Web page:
In 1993, Surya Food & Agro had a very modest start with a small unit at Greater Noida, which had a capacity of 25 tonnes per day. The initial investment of Rs 4 crore came in from the coconut oil business as well as bank loans. We got a very good response for our first product, under the brand Priyagold. Ever since, we have not looked back. As of now, our company has four plants, located at Greater Noida, Lucknow, Surat and Hyderabad with a capacity of producing 1,50,000 MT per annum. Our manufacturing capabilities, along with strong brand building and distribution capabilities have enabled us to command a sizable market share over the years. We carved a niche by getting into the premium biscuits segment, instead of glucose biscuits. By doing this, over the years, we have grown to become the number one in northern and central India, and number two in the western region. This is of course talking only about the premium or non-glucose segment. However, about 70 percent of the total biscuit industry comprises of glucose biscuits. On a national scale, when one includes glucose biscuits too, we stand at number three. Priyagold (Surya Food & Agro)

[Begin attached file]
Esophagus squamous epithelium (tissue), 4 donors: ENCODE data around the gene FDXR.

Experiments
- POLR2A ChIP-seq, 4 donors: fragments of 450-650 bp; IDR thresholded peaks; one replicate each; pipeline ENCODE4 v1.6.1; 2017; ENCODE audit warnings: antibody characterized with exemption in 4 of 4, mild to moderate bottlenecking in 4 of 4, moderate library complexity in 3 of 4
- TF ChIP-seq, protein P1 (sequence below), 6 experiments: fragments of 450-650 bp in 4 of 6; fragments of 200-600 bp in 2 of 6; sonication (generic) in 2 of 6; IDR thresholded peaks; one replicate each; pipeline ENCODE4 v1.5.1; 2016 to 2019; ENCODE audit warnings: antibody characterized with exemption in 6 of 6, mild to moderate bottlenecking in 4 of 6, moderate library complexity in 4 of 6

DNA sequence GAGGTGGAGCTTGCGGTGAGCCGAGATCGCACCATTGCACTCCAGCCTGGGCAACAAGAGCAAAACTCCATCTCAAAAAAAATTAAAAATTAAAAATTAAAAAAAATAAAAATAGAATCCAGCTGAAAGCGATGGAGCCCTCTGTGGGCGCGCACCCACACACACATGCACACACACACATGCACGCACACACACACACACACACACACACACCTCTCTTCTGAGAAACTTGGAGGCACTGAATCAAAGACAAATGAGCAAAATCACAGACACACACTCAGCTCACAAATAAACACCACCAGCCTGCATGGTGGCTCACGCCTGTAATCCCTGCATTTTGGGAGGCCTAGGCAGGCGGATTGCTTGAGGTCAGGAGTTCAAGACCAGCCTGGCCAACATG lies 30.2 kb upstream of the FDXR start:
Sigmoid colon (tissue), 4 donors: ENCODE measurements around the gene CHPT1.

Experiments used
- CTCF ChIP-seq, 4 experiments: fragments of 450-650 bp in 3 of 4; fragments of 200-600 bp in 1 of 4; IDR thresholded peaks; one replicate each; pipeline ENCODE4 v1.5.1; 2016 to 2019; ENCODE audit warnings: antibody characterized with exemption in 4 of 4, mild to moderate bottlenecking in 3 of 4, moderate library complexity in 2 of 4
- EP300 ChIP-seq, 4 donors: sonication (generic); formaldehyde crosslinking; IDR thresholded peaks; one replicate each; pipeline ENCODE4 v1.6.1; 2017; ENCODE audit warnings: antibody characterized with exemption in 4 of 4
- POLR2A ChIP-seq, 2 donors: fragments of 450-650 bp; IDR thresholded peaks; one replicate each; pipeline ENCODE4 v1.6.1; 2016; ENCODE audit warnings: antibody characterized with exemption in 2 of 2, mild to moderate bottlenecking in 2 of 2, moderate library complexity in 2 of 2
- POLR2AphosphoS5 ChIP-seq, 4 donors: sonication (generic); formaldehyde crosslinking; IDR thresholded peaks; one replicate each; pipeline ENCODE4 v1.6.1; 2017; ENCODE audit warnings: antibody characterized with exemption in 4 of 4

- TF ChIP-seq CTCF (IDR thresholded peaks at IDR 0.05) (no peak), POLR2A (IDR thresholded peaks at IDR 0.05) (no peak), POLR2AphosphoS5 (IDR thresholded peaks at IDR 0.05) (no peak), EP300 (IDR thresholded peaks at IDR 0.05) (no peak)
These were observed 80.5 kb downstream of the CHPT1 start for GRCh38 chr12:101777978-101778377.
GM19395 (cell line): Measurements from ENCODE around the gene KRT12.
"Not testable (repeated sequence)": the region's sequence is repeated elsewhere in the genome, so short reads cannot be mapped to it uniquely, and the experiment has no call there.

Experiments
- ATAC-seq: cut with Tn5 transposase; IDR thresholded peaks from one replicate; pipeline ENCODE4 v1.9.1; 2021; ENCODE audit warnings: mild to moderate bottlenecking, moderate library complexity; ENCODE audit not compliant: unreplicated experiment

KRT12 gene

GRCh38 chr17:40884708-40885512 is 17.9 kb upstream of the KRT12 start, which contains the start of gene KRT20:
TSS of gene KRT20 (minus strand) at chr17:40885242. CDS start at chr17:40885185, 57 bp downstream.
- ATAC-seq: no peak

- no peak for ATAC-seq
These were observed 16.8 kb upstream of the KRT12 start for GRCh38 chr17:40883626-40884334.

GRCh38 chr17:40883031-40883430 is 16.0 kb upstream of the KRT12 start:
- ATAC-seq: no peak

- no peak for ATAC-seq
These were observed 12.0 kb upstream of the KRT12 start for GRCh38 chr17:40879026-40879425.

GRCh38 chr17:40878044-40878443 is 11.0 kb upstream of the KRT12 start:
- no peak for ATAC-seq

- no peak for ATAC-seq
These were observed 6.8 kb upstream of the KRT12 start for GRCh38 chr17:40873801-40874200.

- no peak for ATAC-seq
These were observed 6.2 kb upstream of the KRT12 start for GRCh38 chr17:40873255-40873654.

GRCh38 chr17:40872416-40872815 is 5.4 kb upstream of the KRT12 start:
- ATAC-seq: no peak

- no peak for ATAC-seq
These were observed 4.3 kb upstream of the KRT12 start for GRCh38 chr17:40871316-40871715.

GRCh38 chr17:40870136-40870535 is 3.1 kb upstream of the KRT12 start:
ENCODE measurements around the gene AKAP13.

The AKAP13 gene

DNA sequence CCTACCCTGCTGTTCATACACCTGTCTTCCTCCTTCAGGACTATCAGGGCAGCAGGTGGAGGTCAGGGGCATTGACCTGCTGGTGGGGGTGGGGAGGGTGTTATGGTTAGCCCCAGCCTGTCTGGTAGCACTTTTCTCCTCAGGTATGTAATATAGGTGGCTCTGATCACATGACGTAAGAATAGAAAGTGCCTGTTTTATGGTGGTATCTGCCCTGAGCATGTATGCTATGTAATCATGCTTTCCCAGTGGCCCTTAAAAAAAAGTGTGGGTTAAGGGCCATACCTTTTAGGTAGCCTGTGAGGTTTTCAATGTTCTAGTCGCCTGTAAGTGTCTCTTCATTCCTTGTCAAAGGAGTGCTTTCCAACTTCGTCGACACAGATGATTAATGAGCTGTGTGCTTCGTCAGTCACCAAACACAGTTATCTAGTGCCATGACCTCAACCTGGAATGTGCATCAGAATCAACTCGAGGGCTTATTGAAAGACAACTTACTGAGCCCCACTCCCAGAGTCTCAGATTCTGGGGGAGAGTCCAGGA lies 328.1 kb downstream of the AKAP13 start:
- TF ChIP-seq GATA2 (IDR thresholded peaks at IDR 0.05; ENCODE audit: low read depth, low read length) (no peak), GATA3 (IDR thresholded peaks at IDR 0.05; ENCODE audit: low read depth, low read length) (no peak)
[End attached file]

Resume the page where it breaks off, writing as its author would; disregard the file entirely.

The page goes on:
Having said that, of course, there is competition and competition is necessary for growth. We take our competition as a challenge that we have to overcome. With this approach, we have seen our company grow at a stable 20-25 percent year-on-year.

India is a growing market, when it comes to the fruit juice segment. Indians have begun to take health and wellness seriously. The consumption of fruit juices has seen a surge with more and more consumers becoming health conscious. Also, there are only a few established players in this segment like Tropicana and Real. We were looking at diversifying our business in the food segment and this space looked full of opportunities to grow our business. We are doing fairly good, with a growth rate of 30-40 percent in this market. You are getting into confectioneries too. What is the plan to gain a foothold?